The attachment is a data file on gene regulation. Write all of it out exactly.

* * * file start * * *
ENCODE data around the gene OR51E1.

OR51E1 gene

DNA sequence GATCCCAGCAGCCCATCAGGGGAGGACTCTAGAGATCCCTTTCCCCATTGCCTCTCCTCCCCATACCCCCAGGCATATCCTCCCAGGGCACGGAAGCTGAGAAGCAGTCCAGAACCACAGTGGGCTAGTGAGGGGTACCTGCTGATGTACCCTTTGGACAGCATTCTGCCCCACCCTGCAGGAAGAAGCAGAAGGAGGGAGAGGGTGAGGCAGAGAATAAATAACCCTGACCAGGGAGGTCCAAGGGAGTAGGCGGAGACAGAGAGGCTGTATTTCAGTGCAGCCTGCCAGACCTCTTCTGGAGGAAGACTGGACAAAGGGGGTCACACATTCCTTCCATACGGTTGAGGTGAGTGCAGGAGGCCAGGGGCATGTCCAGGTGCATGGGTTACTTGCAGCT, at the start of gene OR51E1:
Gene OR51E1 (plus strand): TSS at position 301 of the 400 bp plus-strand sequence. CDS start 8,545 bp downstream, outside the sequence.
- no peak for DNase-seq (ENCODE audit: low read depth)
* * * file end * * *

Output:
ENCODE data around the gene OR51E1.

OR51E1 gene

DNA sequence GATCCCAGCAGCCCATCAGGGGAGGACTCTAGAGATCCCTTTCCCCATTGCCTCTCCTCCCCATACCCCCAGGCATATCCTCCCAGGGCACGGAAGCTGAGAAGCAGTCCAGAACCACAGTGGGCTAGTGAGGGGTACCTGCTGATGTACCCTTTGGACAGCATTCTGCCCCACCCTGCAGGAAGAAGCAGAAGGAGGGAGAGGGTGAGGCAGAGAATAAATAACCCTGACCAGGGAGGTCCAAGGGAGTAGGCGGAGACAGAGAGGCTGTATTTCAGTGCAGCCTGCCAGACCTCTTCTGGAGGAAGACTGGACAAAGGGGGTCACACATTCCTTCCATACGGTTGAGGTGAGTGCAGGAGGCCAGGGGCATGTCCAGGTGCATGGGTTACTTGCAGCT, at the start of gene OR51E1:
Gene OR51E1 (plus strand): TSS at position 301 of the 400 bp plus-strand sequence. CDS start 8,545 bp downstream, outside the sequence.
- no peak for DNase-seq (ENCODE audit: low read depth)